TYLER – Ford Motor Co. has settled a lawsuit filed by the manufacturer of light-emitting diode products, alleging the automaker infringed on one of its patents for LED directional control technology in the headlights of some vehicles.
The settlement with Longview-based Jakuta Diodes LLC was reached after a lawsuit was filed in the Tyler Division of the Eastern District of Texas.
Terms of the settlement were not released. Jakuta Brands is represented by Rasheed McWilliams, Daniel Cotman and Obi Iloputaife, all of Cotman IP Law Group PLC, of Pasadena, California.
The company has filed similar lawsuits in U.S. District Court against General Motors and Honda as well as Acuity Brands, Teledyne Reynolds Inc., Cree Inc., Soraa Inc. and Ledengin Inc.
According to court documents, Jakuta Diodes owns the patent for a device and method for diffusing light. It was issued on June 27, 2000, by the United States Patent and Trademark Office. The patent in suit is U.S. Patent No. 6,079,854 A1.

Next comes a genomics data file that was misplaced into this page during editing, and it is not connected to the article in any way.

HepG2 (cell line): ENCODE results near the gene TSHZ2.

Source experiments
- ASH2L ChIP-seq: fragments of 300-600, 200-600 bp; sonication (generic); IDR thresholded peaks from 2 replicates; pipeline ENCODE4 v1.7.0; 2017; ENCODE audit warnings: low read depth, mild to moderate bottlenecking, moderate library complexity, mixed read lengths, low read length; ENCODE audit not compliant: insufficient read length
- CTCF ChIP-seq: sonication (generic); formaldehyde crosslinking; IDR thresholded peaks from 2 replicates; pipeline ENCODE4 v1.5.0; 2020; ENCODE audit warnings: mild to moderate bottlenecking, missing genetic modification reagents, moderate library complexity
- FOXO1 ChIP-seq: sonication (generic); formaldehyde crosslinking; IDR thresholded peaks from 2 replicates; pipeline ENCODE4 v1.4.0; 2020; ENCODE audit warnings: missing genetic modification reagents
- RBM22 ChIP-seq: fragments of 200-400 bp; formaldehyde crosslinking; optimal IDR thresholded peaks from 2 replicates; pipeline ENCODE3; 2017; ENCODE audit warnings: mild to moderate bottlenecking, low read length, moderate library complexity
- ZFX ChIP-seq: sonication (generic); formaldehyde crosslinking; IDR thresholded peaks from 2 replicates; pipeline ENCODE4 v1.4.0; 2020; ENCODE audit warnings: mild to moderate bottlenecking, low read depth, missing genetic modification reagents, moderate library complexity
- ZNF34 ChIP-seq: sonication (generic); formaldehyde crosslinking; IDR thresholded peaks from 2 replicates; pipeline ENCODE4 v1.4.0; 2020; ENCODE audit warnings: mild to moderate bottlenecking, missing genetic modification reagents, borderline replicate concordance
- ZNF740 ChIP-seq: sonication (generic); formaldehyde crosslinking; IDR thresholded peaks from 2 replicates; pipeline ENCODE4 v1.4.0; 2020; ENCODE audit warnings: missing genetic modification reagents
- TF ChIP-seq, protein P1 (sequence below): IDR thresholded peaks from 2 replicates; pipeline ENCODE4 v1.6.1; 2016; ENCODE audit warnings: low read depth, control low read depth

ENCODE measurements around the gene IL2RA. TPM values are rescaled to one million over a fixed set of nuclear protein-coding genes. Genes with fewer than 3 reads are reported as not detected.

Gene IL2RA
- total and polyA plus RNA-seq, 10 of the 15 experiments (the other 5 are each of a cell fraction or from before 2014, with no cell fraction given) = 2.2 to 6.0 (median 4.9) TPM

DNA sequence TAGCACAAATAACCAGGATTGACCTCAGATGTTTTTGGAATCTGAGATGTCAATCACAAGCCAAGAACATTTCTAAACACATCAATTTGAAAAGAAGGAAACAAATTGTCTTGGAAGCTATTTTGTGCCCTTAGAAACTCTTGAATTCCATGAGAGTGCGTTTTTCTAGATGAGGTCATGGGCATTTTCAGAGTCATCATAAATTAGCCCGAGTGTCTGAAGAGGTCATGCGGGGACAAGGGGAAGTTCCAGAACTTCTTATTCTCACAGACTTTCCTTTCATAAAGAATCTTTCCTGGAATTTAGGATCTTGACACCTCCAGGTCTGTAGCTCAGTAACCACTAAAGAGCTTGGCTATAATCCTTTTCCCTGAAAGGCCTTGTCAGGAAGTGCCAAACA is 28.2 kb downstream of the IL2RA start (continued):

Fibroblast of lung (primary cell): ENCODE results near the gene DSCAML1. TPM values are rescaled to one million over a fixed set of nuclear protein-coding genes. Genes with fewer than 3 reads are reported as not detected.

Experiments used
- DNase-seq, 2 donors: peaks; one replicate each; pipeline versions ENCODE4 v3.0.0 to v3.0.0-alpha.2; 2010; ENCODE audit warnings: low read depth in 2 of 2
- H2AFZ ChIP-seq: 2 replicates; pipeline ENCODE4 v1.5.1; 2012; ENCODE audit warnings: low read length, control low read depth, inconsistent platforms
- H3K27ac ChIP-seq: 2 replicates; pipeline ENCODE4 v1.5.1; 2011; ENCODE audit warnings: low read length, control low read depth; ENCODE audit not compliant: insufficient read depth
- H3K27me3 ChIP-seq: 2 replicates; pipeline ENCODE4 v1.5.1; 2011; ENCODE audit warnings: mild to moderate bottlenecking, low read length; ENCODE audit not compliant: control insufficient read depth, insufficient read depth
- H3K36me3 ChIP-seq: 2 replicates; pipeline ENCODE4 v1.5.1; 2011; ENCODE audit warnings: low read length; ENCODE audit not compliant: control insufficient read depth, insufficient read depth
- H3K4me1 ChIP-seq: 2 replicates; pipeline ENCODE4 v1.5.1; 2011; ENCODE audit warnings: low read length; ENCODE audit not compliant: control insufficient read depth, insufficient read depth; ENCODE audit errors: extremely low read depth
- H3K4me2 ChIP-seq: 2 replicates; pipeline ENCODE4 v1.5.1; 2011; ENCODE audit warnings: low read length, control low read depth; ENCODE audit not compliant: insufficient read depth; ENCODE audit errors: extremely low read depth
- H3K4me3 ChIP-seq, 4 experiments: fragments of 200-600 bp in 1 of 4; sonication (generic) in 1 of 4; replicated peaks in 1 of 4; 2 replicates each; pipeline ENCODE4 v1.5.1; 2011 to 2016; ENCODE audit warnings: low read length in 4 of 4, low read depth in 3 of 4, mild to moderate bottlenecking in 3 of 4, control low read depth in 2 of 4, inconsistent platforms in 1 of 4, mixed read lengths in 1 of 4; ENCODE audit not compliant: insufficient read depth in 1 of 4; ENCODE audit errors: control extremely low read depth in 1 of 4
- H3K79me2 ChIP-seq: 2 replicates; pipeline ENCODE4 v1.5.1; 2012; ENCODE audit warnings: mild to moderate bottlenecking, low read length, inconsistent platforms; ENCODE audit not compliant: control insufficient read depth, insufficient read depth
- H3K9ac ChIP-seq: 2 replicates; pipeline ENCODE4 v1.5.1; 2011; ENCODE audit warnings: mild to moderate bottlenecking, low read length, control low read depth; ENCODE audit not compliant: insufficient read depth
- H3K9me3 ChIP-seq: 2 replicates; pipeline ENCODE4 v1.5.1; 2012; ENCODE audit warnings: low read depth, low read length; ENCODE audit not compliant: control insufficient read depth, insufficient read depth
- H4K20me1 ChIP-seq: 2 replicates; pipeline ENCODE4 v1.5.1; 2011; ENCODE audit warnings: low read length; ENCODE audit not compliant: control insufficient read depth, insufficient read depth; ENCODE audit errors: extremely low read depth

Ford manufactures vehicles that include LED headlamps that feature the Crystal Diamond Light headlight sold by Jakuta Diodes. They have been used in the F-150, GT and Fusion line of automobiles. The vehicles each use a method of diffusing light, including providing a light source from which light radiates, namely a LED. The headlights interrupt the light with a transparent member, including utilizing a lens with 16 precision optical surfaces and 80 facets.
Additionally, the lights also segregate a substantial portion of the light to a plurality of channels within the member.
The lights also disperse the light transmitted in a widening ray along the plurality of channels utilizing a lens. Jakuta Diodes claimed it would be irreparably harmed by Ford’s alleged infringement of the patent for the light diffusion technology.
According to court documents, the claims of the patent are valid and enforceable.
The company asked the court to require Ford to pay damages, costs, expenses as well as prejudgment and post-judgment interest for the infringement of the patent.
In March, attorneys for Jakuta Diodes filed a joint motion to dismiss with prejudice. The companies agreed, as part of a settlement to be responsible for their own legal fees, costs and expenses, according to court records.